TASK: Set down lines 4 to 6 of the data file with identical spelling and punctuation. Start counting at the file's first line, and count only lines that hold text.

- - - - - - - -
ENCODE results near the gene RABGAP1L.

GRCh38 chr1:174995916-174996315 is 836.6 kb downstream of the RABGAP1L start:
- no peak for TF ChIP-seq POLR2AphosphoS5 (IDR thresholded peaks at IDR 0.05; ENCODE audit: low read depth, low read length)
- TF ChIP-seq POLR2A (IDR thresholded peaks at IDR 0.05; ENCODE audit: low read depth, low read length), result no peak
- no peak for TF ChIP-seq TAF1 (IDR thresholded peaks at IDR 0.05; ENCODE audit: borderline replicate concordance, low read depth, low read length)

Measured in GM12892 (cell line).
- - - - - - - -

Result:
- TF ChIP-seq POLR2A (IDR thresholded peaks at IDR 0.05; ENCODE audit: low read depth, low read length), result no peak
- no peak for TF ChIP-seq TAF1 (IDR thresholded peaks at IDR 0.05; ENCODE audit: borderline replicate concordance, low read depth, low read length)

Measured in GM12892 (cell line).